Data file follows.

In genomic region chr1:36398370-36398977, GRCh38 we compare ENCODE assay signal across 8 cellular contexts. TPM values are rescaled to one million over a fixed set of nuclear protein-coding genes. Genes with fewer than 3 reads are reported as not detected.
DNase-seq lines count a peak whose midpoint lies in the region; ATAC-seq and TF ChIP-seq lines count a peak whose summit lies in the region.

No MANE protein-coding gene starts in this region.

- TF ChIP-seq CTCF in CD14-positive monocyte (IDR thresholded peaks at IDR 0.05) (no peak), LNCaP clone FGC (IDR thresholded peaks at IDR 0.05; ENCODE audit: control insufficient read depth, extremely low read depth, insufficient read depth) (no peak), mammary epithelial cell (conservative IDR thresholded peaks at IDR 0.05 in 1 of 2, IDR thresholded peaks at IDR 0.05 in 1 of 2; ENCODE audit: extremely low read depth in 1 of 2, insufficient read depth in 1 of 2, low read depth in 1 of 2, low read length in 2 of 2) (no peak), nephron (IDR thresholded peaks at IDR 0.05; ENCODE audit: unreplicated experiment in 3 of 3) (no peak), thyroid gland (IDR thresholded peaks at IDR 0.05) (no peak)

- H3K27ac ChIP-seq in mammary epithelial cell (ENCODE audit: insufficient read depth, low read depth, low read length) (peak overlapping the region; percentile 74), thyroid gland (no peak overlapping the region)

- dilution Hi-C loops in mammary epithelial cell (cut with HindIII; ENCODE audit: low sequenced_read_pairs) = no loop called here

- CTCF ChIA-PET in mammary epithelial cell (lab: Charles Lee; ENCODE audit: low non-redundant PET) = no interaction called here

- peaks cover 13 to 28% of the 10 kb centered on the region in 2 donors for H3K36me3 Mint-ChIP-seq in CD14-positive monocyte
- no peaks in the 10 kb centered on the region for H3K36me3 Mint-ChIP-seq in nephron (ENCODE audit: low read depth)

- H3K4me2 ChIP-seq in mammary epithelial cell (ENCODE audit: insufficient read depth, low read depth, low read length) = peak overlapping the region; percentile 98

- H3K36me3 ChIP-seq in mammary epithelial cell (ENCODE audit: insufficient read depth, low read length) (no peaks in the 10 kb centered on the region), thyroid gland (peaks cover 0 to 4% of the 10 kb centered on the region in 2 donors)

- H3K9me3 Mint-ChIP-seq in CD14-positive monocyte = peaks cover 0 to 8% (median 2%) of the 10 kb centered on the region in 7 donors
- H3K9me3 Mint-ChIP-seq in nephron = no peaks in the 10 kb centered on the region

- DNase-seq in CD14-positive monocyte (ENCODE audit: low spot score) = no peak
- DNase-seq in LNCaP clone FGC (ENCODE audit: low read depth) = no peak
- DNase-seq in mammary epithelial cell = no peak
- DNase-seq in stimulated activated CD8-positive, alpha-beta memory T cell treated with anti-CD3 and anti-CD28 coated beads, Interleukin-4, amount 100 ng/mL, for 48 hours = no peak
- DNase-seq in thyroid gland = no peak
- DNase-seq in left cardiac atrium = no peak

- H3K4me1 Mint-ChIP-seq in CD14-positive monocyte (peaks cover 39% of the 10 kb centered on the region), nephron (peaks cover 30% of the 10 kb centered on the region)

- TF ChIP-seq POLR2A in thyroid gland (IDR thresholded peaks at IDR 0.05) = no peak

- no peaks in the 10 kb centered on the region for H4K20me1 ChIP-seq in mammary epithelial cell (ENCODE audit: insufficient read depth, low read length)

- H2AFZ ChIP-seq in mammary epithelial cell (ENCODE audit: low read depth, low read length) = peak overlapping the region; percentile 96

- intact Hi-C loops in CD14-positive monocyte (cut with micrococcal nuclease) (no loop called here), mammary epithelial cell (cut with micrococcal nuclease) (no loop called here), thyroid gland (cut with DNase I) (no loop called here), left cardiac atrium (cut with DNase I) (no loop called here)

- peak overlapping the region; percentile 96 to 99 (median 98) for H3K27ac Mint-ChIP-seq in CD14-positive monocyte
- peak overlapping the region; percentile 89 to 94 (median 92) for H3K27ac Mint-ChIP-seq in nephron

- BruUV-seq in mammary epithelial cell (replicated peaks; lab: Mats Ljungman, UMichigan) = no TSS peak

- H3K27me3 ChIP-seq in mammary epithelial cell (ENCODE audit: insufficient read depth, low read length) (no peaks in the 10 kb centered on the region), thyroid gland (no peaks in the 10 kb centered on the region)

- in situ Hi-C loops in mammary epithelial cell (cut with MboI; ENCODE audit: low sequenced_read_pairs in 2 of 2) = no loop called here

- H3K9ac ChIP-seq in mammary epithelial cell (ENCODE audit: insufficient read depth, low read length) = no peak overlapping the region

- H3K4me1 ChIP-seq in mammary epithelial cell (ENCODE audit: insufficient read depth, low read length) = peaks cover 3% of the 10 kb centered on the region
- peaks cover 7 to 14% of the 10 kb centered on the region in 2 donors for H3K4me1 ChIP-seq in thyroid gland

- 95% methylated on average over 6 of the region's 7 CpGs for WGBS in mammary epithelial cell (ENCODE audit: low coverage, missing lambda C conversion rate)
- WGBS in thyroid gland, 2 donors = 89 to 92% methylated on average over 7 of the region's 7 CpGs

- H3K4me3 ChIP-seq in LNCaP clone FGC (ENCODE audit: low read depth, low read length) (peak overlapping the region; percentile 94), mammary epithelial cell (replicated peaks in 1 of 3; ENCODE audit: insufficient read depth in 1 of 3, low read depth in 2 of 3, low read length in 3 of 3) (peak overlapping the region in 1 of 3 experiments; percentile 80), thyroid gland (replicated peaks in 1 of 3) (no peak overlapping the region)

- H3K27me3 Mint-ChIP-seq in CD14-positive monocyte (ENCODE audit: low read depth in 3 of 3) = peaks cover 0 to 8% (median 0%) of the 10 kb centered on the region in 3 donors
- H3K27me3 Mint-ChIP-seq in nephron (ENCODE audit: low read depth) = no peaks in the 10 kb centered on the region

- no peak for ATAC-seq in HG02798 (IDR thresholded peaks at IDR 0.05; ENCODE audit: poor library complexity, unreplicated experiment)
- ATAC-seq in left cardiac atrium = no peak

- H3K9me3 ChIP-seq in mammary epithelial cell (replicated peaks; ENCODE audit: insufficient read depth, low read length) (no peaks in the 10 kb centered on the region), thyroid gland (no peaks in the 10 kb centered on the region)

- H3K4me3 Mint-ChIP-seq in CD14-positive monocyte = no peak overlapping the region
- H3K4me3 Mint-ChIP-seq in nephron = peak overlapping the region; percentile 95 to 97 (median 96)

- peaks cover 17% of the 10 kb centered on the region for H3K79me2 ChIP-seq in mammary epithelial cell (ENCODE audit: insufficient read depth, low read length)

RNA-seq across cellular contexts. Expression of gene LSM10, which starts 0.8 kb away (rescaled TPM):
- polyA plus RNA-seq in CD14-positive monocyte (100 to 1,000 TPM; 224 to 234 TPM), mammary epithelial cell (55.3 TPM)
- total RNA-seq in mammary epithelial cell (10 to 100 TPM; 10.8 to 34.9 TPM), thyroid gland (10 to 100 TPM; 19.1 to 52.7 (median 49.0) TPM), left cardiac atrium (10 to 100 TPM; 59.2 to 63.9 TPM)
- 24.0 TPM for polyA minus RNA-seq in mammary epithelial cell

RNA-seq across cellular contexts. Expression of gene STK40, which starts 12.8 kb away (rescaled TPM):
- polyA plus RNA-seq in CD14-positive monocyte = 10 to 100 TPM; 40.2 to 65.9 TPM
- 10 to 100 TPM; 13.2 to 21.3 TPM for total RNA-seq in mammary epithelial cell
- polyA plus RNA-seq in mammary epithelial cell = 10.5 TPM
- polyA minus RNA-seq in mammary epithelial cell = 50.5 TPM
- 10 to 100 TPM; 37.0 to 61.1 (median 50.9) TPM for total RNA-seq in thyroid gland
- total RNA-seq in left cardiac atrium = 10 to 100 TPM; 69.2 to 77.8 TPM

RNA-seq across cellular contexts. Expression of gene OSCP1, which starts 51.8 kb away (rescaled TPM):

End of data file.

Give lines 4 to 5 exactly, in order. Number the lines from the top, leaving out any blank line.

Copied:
- TF ChIP-seq CTCF in CD14-positive monocyte (IDR thresholded peaks at IDR 0.05) (no peak), LNCaP clone FGC (IDR thresholded peaks at IDR 0.05; ENCODE audit: control insufficient read depth, extremely low read depth, insufficient read depth) (no peak), mammary epithelial cell (conservative IDR thresholded peaks at IDR 0.05 in 1 of 2, IDR thresholded peaks at IDR 0.05 in 1 of 2; ENCODE audit: extremely low read depth in 1 of 2, insufficient read depth in 1 of 2, low read depth in 1 of 2, low read length in 2 of 2) (no peak), nephron (IDR thresholded peaks at IDR 0.05; ENCODE audit: unreplicated experiment in 3 of 3) (no peak), thyroid gland (IDR thresholded peaks at IDR 0.05) (no peak)

- H3K27ac ChIP-seq in mammary epithelial cell (ENCODE audit: insufficient read depth, low read depth, low read length) (peak overlapping the region; percentile 74), thyroid gland (no peak overlapping the region)